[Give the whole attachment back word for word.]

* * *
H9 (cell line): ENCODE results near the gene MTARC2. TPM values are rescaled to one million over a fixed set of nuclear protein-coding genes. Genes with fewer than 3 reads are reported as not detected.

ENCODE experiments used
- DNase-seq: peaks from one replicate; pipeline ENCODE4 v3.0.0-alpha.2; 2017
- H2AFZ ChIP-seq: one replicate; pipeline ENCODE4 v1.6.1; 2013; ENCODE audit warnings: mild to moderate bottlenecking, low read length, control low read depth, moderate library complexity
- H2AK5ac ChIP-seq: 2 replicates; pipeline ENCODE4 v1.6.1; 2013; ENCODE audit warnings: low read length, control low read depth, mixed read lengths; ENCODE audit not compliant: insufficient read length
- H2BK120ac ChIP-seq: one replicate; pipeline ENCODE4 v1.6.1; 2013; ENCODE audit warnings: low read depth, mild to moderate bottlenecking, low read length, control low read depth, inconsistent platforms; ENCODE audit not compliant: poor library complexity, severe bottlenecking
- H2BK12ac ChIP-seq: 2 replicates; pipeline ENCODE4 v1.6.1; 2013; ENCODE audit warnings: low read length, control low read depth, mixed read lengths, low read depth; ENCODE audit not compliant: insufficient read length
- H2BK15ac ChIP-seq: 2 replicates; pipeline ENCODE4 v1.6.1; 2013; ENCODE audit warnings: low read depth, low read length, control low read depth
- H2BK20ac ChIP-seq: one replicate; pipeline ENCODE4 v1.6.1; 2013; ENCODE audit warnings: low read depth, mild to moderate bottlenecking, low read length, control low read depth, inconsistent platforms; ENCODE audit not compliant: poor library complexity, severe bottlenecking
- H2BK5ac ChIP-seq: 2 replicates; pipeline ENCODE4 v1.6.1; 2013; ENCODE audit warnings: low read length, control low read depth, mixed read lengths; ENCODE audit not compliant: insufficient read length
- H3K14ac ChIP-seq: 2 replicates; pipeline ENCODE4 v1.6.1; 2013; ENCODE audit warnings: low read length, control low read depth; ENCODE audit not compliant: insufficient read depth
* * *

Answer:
H9 (cell line): ENCODE results near the gene MTARC2. TPM values are rescaled to one million over a fixed set of nuclear protein-coding genes. Genes with fewer than 3 reads are reported as not detected.

ENCODE experiments used
- DNase-seq: peaks from one replicate; pipeline ENCODE4 v3.0.0-alpha.2; 2017
- H2AFZ ChIP-seq: one replicate; pipeline ENCODE4 v1.6.1; 2013; ENCODE audit warnings: mild to moderate bottlenecking, low read length, control low read depth, moderate library complexity
- H2AK5ac ChIP-seq: 2 replicates; pipeline ENCODE4 v1.6.1; 2013; ENCODE audit warnings: low read length, control low read depth, mixed read lengths; ENCODE audit not compliant: insufficient read length
- H2BK120ac ChIP-seq: one replicate; pipeline ENCODE4 v1.6.1; 2013; ENCODE audit warnings: low read depth, mild to moderate bottlenecking, low read length, control low read depth, inconsistent platforms; ENCODE audit not compliant: poor library complexity, severe bottlenecking
- H2BK12ac ChIP-seq: 2 replicates; pipeline ENCODE4 v1.6.1; 2013; ENCODE audit warnings: low read length, control low read depth, mixed read lengths, low read depth; ENCODE audit not compliant: insufficient read length
- H2BK15ac ChIP-seq: 2 replicates; pipeline ENCODE4 v1.6.1; 2013; ENCODE audit warnings: low read depth, low read length, control low read depth
- H2BK20ac ChIP-seq: one replicate; pipeline ENCODE4 v1.6.1; 2013; ENCODE audit warnings: low read depth, mild to moderate bottlenecking, low read length, control low read depth, inconsistent platforms; ENCODE audit not compliant: poor library complexity, severe bottlenecking
- H2BK5ac ChIP-seq: 2 replicates; pipeline ENCODE4 v1.6.1; 2013; ENCODE audit warnings: low read length, control low read depth, mixed read lengths; ENCODE audit not compliant: insufficient read length
- H3K14ac ChIP-seq: 2 replicates; pipeline ENCODE4 v1.6.1; 2013; ENCODE audit warnings: low read length, control low read depth; ENCODE audit not compliant: insufficient read depth